“Song For Someone” is almost up there with the U2 classics. Again, I think Ryan Tedder’s influence pushed the song in a direction where all the elements locked into place to create a wonderful piece. Maybe the guys from Spinal Tap were right when they said: “It’s such a fine line between stupid and clever.” However, in U2’s case, they sometimes find themselves on a fine line between conventional and a tour de force. In “Song For Someone” they were in the latter category. One standout (among many) is a point in the bridge where Bono changes up his phrasing when singing And I’m a long way/From where I was, where I need to be. It’s the kind of flourish where he could have repeated the phrasing from the previous lyric, but chose to increase the emotional appeal by singing in a less boisterous and more quietly passionate manner. That’s part of what makes for a great song — whether by design or because of a happy accident.
“Iris (Hold Me Close) is about Bono’s mother — who died when he was 14. Bono has used his mother as the inspiration for a number of U2 songs, but this one is more focused on the longing to see her again while knowing that as he goes through life he’s “got your life inside of me.” It’s a heartfelt ode to a mother who left this veil of tears too early — and one that employs The Edge’s signature sound in an effective way.
“Volcano” was almost left off the record. It’s wasn’t quite finished as the album delivery date approached, and there was a general agreement that it wasn’t up to the group’s standards. True enough, it’s not anything special at first. However, there is a rather cool and effective thumping bass line The Edge composed for Adam Clayton. And speaking of The Edge, he adds a nice riff at the 1:06 mark lifts the tune out of mediocrity. However, before the song rides out in a plodding way, it gets a second life around 2:23 with a powerful change in musical direction that the band liked so much, they used it on “American Soul” a few years later.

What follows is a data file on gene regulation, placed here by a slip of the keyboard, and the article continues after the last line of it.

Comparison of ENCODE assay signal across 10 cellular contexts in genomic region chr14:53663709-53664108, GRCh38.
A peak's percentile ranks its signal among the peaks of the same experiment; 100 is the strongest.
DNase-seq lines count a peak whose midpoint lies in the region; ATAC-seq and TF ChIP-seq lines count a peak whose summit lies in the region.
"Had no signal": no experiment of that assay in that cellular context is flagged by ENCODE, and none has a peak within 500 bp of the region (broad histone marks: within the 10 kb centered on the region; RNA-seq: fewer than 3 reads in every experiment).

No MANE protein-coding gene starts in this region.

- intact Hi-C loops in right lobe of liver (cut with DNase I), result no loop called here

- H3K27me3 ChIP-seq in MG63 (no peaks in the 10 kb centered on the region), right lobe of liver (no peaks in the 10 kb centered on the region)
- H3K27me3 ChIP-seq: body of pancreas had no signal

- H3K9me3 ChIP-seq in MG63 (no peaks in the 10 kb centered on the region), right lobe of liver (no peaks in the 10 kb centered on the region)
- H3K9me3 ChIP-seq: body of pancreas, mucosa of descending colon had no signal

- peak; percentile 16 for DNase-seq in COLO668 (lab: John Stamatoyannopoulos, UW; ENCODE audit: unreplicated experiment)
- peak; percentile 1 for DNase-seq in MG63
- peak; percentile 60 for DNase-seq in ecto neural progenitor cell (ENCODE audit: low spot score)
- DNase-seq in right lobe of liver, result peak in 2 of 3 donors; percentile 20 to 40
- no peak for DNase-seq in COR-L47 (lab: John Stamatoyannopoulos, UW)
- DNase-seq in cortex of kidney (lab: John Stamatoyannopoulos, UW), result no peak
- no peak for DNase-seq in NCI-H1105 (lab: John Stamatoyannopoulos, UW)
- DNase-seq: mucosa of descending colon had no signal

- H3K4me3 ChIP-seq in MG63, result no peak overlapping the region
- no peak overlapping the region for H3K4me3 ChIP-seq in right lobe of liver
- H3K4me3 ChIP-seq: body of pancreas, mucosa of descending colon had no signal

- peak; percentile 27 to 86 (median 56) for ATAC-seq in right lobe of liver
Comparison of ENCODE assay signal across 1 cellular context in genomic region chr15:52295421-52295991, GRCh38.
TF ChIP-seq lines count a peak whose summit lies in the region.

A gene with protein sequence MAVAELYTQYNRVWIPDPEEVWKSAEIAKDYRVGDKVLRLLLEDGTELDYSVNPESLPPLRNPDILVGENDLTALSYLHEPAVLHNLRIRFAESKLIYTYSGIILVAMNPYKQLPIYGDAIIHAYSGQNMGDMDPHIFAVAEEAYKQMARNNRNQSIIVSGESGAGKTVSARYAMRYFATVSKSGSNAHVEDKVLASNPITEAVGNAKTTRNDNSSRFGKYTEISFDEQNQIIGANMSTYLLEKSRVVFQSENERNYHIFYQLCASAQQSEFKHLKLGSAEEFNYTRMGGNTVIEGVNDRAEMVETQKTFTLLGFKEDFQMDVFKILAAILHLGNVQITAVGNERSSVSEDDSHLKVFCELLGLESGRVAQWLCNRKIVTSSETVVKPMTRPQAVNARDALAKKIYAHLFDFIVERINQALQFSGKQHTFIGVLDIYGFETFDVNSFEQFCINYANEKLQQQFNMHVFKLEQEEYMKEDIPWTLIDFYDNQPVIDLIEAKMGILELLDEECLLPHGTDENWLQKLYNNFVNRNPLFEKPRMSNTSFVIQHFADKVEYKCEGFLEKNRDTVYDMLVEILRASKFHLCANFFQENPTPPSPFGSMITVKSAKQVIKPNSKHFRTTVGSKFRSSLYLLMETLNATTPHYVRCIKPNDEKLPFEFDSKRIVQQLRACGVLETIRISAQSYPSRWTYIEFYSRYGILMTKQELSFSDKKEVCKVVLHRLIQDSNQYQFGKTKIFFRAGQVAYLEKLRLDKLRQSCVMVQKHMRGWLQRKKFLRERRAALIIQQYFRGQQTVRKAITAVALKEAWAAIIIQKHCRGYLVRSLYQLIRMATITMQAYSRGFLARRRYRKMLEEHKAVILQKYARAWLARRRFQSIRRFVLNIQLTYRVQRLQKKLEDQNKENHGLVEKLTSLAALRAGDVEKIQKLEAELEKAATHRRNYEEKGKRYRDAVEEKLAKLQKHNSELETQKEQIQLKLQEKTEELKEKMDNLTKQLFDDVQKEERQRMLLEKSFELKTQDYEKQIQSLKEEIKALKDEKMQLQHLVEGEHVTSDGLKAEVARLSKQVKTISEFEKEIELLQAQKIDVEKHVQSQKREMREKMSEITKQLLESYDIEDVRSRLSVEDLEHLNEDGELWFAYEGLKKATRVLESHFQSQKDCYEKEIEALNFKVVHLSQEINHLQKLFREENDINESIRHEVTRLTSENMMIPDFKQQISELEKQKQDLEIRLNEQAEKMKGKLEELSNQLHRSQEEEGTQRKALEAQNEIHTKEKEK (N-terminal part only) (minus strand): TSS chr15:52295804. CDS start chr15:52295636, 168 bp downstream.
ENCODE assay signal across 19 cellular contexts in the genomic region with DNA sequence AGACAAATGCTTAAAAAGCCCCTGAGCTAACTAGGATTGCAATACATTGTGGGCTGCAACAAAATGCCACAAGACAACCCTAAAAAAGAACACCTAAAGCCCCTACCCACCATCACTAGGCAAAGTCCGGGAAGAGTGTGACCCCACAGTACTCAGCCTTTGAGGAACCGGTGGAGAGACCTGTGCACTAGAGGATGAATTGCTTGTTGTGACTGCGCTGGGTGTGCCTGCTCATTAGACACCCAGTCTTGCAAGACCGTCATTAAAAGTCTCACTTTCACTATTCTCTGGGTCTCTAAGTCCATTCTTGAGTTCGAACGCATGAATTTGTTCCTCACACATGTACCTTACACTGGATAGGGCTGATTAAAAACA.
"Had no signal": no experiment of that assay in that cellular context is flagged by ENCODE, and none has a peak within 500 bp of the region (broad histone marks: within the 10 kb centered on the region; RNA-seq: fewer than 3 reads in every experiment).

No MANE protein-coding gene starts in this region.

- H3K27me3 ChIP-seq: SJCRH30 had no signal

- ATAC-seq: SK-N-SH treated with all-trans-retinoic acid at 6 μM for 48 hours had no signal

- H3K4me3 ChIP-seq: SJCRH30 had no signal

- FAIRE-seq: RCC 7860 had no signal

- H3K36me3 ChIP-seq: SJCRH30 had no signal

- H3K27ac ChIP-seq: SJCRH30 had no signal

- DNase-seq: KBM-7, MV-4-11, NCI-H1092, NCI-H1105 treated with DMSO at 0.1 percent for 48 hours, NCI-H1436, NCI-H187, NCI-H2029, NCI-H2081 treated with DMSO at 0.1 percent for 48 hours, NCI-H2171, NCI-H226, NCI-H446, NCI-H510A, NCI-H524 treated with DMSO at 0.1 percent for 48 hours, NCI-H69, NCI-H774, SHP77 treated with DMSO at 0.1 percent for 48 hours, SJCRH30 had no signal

“Raised by Wolves” has power, drama, and tension from the get-go. It is indeed a tense song about a series of terrorist bombings in Ireland that killed 33 people in 1974 — which is the same year Bono’s mother died. The imagery in the lyrics are some of the most direct Bono has written about a political/social crisis in his career:
Boy sees his father
Crushed under the weight
Of a cross in a passion
Where the passion is hate
Blue mink Ford
I’m gonna detonate in your den
Blood in the house
Blood on the street
The worst things in the world
Are justified by belief
The more I listened to this song as I was putting this piece together, the more I became convinced that “Raised by Wolves” is one of U2’s best deep cut tracks of their post-2000 output. It’s easy to criticize the band for this particular record with the way it was launched, how long it took to record, how many producers were brought into the sessions, and how they fussed and fussed over the quality of the songs — probably to the point where they lost perspective on what they were creating. However, the stars aligned for this tune in a way that reminds listeners how U2’s politics were shaped.